fig, ax = plt.subplots(figsize=(7, 2))
x, y = 10*np.random.rand(2, 1000)
ax.plot(x, y*10., 'go', alpha=0.2) # plot some data in data coordinates
# add a circle in fixedcoordinates
circ = mpatches.Circle((2.5, 2), 1.0, transform=fig.dpi_scale_trans,
facecolor='blue', alpha=0.75)
ax.add_patch(circ)
plt.show()
Another use is putting a patch with a set physical dimension around a
data point on the axes. Here we add together two transforms. The
first sets the scaling of how large the ellipse should be and the second
sets its position. The ellipse is then placed at the origin, and then
we use the helper transform ScaledTranslation
to move it
to the right place in the ax.transData
coordinate system.
This helper is instantiated with:
trans = ScaledTranslation(xt, yt, scale_trans)
where xt and yt are the translation offsets, and scale_trans is a transformation which scales xt and yt at transformation time before applying the offsets.
Note the use of the plus operator on the transforms below.
This code says: first apply the scale transformation fig.dpi_scale_trans
to make the ellipse the proper size, but still centered at (0, 0),
and then translate the data to xdata[0]
and ydata[0]
in data space.
In interactive use, the ellipse stays the same size even if the axes limits are changed via zoom.
fig, ax = plt.subplots()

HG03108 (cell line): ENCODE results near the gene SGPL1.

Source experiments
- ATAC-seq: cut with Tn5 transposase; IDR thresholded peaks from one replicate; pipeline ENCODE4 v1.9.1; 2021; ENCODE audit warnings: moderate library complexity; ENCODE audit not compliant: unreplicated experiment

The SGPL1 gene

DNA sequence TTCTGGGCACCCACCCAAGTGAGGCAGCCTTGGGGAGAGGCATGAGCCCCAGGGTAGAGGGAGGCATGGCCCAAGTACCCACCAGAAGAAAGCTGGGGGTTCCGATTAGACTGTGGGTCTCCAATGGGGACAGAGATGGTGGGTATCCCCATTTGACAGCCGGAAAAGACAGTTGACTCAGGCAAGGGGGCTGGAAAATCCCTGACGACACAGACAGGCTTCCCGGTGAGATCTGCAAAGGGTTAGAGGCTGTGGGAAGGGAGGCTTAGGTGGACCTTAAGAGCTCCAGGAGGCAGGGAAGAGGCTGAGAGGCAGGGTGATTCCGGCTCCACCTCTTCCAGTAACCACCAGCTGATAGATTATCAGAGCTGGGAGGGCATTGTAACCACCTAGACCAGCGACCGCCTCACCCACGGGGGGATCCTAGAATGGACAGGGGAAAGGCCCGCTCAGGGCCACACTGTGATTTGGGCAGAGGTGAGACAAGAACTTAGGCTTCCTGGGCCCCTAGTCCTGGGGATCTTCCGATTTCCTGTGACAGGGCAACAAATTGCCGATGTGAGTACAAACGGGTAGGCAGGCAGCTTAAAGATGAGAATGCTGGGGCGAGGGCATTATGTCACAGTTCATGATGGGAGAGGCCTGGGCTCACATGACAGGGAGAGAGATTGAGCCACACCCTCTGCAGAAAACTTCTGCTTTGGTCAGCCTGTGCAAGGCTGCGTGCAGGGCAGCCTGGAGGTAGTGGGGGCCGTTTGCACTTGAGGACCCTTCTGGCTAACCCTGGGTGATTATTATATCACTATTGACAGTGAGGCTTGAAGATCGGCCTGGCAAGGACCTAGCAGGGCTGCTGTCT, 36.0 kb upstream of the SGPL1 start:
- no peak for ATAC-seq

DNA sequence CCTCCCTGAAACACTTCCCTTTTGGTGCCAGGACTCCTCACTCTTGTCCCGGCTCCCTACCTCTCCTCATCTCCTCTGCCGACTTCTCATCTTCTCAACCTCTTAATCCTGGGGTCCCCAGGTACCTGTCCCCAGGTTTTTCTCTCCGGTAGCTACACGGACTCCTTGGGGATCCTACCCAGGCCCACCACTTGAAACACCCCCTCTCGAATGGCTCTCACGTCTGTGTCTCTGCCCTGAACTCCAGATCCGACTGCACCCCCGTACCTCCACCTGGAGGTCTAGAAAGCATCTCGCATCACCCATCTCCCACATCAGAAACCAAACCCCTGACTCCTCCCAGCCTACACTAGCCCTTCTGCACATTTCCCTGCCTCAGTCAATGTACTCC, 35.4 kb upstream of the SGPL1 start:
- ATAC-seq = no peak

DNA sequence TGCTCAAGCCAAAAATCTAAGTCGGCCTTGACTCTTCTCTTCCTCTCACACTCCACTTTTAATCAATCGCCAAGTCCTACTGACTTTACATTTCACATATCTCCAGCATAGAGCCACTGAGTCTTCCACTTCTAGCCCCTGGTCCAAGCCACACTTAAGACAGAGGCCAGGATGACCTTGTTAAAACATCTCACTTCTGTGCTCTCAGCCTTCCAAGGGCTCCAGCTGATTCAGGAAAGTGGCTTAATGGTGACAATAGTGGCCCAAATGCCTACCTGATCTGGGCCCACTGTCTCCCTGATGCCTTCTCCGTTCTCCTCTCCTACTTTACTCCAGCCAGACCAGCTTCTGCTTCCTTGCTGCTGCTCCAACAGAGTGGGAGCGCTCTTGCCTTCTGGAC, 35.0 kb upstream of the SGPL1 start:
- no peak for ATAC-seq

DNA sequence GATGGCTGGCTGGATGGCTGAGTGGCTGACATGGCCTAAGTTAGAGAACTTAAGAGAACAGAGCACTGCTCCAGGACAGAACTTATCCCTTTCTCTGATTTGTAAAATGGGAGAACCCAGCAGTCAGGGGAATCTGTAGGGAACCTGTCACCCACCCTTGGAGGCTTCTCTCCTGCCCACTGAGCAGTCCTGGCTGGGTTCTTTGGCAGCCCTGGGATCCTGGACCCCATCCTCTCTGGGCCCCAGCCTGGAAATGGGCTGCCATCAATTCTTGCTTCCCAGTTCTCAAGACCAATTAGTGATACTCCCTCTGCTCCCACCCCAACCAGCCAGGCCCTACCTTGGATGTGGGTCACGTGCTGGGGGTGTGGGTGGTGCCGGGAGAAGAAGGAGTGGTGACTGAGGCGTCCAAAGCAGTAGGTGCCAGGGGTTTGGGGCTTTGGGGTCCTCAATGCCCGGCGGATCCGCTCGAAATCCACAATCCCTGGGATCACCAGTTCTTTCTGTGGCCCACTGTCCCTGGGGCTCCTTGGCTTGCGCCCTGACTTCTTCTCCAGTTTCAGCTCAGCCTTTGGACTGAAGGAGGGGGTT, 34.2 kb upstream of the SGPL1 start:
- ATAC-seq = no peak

xdata, ydata = (0.2, 0.7), (0.5, 0.5)
ax.plot(xdata, ydata, "o")
ax.set_xlim((0, 1))
trans = (fig.dpi_scale_trans +
transforms.ScaledTranslation(xdata[0], ydata[0], ax.transData))
# plot an ellipse around the point that is 150 x 130 points in diameter...
circle = mpatches.Ellipse((0, 0), 150/72, 130/72, angle=40,
fill=None, transform=trans)
ax.add_patch(circle)
plt.show()
Note
The order of transformation matters. Here the ellipse
is given the right dimensions in display space first and then moved
in data space to the correct spot.
If we had done the ScaledTranslation
first, then
xdata[0]
and ydata[0]
would
first be transformed to display coordinates ([ 358.4 475.2]
on
a 200dpi monitor) and then those coordinates
would be scaled by fig.dpi_scale_trans
pushing the center of
the ellipse well off the screen (i.e. [ 71680. 95040.]
).
Using offset transforms to create a shadow effect¶
Another use of ScaledTranslation
is to create
a new transformation that is
offset from another transformation, e.g., to place one object shifted a
bit relative to another object. Typically you want the shift to be in
some physical dimension, like points or inches rather than in data
coordinates, so that the shift effect is constant at different zoom
levels and dpi settings.